The presentation detailed the acquisition as a "unique opportunity" to acquire a key link in the product logistics chain and "unlock significant long-term value across the Buckeye enterprise".
The buy, according to the company, will represent hundreds of millions in future growth over the next several years.
The four docks, with pipeline, water, ray land truck access, is in close proximity to Buckeye's Linden complex.
Buckeye made the point that BORCO and Perth Amboy are central to the parent company developing a fully integrated and flexible network of global operations.
"Execution of this strategy will continue to differentiate Buckeye's service offerings and provide sustainability and optionality for further growth in our core businesses," the document said.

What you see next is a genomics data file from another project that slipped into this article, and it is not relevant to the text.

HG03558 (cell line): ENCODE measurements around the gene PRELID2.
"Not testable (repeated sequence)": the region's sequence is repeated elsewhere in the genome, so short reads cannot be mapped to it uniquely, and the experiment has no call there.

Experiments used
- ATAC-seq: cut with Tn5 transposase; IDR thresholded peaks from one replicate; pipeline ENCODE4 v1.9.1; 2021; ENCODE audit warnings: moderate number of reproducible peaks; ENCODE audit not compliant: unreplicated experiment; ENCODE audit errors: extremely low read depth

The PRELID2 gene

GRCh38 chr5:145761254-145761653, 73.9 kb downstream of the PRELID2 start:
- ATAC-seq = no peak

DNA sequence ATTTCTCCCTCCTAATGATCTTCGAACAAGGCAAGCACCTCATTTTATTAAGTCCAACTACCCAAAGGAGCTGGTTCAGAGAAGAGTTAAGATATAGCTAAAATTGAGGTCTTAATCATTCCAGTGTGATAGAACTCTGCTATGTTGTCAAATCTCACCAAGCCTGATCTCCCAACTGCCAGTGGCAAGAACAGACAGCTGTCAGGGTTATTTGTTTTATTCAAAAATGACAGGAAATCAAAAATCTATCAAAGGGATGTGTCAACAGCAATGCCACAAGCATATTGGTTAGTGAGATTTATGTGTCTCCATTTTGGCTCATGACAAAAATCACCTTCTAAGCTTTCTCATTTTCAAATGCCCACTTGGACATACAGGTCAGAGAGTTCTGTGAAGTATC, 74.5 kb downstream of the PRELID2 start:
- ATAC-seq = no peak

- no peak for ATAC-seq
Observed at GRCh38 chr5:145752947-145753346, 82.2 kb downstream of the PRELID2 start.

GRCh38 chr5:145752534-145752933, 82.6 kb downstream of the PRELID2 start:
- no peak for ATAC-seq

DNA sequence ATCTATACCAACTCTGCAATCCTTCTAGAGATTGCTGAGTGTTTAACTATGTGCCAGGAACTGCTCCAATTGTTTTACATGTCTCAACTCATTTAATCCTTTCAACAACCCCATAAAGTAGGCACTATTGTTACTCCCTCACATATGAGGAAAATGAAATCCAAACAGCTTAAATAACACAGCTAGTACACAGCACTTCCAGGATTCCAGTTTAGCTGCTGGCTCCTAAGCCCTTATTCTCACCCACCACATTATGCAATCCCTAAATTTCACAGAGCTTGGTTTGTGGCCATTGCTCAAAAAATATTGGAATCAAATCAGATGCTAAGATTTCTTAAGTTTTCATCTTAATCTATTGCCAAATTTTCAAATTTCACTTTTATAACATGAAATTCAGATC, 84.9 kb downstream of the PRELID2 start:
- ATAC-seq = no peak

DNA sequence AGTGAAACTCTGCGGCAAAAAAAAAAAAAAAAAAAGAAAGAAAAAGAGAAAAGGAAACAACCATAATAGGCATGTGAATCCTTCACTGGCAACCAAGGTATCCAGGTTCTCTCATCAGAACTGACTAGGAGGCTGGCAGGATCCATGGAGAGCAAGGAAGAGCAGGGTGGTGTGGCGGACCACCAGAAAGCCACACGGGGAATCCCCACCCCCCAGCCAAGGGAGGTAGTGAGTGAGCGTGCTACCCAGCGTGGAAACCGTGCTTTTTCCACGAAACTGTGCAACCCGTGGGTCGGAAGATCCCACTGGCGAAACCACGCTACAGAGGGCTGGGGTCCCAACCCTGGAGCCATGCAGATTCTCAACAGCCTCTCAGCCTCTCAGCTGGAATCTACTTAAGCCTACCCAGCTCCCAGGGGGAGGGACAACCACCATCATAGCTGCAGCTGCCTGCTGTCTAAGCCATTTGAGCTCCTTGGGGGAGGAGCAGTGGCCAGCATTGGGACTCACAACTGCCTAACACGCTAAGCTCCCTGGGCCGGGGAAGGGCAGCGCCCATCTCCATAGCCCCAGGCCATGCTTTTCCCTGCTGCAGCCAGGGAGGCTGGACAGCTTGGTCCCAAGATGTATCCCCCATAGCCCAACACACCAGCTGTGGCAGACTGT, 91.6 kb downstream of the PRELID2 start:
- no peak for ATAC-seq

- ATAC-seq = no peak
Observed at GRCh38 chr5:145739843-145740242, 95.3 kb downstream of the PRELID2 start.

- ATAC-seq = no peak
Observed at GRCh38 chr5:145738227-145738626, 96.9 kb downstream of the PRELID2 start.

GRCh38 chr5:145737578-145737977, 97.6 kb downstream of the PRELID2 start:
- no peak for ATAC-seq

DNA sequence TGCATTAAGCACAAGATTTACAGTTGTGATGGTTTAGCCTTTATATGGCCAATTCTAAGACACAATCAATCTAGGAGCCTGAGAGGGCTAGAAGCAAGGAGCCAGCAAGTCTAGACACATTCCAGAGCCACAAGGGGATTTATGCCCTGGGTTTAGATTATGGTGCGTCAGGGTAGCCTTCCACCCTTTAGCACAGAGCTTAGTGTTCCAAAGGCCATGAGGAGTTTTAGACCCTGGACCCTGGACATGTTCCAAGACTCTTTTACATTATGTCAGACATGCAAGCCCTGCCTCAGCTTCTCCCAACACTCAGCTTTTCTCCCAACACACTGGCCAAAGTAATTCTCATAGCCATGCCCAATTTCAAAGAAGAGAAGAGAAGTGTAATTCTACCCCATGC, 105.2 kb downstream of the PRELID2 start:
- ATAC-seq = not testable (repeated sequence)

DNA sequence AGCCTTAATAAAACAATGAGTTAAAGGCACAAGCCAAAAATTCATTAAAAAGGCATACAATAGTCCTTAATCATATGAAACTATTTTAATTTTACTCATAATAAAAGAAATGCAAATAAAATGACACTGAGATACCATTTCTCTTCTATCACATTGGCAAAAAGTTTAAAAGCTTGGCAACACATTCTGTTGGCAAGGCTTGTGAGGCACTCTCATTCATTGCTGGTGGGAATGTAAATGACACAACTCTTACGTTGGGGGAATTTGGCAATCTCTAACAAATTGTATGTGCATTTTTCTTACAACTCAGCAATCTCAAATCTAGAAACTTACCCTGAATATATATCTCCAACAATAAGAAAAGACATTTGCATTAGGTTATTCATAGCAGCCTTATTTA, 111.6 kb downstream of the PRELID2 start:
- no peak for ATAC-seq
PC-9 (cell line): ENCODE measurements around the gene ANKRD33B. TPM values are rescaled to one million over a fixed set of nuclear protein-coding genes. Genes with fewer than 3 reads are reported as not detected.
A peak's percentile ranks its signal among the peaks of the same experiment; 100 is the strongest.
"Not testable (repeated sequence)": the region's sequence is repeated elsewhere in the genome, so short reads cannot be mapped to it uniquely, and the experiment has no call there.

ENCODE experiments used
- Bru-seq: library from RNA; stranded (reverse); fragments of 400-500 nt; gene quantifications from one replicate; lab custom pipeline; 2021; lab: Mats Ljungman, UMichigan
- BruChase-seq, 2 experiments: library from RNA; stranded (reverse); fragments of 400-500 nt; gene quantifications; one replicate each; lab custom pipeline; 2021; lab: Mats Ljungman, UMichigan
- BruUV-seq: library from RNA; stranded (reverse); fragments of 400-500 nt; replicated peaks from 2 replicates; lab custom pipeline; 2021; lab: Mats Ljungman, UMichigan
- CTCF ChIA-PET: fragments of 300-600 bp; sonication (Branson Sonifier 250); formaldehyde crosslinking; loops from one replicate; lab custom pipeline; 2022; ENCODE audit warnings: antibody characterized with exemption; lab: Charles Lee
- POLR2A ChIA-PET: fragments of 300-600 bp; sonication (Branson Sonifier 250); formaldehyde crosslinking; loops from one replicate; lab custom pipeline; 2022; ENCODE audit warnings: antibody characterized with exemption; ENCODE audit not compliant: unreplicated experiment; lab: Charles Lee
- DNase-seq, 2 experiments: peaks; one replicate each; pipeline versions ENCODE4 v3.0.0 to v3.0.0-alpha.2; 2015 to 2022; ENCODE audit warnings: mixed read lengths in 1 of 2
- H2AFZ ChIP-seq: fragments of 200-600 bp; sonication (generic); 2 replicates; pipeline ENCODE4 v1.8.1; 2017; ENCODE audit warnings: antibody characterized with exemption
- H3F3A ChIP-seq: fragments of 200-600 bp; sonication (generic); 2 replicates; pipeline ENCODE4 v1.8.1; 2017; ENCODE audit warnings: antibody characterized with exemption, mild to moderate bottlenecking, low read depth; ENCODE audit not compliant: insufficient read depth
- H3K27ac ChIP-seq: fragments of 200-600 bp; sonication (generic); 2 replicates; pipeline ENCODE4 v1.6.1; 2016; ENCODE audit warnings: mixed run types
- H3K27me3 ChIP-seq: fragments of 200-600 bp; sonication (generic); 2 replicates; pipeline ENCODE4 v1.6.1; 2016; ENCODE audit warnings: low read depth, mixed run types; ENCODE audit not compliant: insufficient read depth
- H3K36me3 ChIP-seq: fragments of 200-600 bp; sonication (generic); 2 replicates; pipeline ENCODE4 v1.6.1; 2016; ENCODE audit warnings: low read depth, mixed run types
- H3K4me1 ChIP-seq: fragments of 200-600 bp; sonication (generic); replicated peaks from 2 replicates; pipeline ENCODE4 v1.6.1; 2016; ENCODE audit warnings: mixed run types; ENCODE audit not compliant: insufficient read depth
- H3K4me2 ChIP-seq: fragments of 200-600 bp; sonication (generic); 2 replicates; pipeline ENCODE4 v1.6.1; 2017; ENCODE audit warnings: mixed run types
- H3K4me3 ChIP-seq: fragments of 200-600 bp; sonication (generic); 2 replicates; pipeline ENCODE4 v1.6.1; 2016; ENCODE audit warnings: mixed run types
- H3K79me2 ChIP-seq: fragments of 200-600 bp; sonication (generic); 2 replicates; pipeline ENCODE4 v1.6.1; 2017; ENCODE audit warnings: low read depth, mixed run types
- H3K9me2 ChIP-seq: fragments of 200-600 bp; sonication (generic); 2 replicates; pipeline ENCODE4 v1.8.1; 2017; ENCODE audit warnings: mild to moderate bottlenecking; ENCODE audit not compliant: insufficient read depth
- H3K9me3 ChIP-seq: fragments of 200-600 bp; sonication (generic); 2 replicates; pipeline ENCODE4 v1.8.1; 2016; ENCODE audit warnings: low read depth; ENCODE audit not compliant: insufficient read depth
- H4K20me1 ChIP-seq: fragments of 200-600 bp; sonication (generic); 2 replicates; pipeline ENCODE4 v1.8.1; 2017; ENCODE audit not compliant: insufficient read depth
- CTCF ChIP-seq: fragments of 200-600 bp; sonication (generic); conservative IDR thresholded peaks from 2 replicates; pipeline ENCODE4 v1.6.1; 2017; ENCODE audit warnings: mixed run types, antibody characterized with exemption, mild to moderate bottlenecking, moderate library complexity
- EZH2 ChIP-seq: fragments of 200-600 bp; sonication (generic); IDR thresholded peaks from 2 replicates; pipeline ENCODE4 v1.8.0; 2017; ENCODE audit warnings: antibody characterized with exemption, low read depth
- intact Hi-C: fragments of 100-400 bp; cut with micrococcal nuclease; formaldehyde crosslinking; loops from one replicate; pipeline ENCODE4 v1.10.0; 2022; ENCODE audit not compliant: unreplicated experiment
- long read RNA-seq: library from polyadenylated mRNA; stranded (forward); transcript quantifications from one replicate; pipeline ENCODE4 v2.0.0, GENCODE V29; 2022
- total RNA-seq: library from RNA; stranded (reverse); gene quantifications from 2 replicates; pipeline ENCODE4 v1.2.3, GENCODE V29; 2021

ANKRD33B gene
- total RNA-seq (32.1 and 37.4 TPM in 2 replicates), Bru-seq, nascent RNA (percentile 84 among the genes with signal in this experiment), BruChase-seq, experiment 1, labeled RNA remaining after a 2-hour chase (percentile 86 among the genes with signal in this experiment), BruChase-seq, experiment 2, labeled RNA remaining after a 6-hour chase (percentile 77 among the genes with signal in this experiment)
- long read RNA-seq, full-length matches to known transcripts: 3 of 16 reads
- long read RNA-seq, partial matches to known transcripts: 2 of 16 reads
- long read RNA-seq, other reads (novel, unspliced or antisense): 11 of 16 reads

The BORCO storage expansion in Grand Bahama should continue to boost this area of the enterprise. In fact, 83 percent of its revenue came from storage, while 11 percent came from berthing and six percent "other ancillary" services.
Buckeye, according to representatives from the company, have paid cash distributions to unitholders each quarter since its formation in 1986 and has increased distributions for the past 31 consecutive quarters.

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News Article
Farquharson begins contempt sentence

Controversial attorney Geoffrey Farquharson began serving a 14-day contempt of court sentence Thursday after he told Justice Bernard Turner he had "no intention" of paying a $2,000 fine to avoid incarceration.